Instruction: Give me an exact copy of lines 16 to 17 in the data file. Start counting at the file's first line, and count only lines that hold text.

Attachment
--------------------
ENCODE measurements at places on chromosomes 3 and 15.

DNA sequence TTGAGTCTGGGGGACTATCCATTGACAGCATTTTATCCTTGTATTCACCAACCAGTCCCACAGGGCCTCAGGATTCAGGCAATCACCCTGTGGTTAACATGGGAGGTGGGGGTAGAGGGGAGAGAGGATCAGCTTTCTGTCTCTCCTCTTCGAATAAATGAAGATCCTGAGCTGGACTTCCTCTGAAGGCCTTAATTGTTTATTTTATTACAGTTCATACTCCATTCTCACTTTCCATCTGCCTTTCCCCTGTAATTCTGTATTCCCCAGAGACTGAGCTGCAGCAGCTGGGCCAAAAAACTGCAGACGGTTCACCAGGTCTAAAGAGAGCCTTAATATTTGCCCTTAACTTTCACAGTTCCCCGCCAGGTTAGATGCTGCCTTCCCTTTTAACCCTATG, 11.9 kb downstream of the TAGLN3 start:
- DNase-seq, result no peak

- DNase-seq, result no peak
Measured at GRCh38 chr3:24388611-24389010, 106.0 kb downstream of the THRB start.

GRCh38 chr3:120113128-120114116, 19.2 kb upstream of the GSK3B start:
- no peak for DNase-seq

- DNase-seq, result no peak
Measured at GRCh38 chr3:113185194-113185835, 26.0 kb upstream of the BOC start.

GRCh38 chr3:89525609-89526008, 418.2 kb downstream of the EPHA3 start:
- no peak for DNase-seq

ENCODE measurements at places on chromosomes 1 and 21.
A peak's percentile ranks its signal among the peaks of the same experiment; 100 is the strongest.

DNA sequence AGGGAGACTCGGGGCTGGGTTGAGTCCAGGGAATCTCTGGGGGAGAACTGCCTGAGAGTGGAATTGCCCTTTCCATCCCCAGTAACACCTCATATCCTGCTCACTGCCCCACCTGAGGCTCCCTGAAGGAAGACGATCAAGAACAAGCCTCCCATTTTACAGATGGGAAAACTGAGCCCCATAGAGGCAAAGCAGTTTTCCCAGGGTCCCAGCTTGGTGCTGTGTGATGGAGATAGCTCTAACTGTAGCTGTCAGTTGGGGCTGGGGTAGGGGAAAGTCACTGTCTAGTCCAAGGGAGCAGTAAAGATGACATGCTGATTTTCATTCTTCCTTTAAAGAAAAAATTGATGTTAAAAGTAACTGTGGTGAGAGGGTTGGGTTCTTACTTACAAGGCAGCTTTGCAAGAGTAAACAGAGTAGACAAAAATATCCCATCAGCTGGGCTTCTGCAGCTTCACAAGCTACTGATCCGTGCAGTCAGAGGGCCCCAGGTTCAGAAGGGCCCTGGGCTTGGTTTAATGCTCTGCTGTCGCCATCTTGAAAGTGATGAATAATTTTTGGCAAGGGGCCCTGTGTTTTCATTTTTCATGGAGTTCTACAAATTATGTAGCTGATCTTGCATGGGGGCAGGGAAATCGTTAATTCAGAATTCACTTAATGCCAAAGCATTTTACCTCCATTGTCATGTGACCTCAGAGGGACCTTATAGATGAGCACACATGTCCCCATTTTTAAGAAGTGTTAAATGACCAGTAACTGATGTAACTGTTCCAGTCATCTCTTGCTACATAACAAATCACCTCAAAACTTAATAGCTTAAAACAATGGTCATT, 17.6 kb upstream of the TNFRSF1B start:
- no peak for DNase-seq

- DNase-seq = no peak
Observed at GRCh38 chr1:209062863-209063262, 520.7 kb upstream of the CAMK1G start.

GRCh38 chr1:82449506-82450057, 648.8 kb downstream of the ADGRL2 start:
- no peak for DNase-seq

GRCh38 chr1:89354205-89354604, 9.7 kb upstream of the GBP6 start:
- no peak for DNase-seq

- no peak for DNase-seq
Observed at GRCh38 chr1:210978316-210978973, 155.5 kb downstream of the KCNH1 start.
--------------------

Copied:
- DNase-seq = no peak
Observed at GRCh38 chr1:209062863-209063262, 520.7 kb upstream of the CAMK1G start.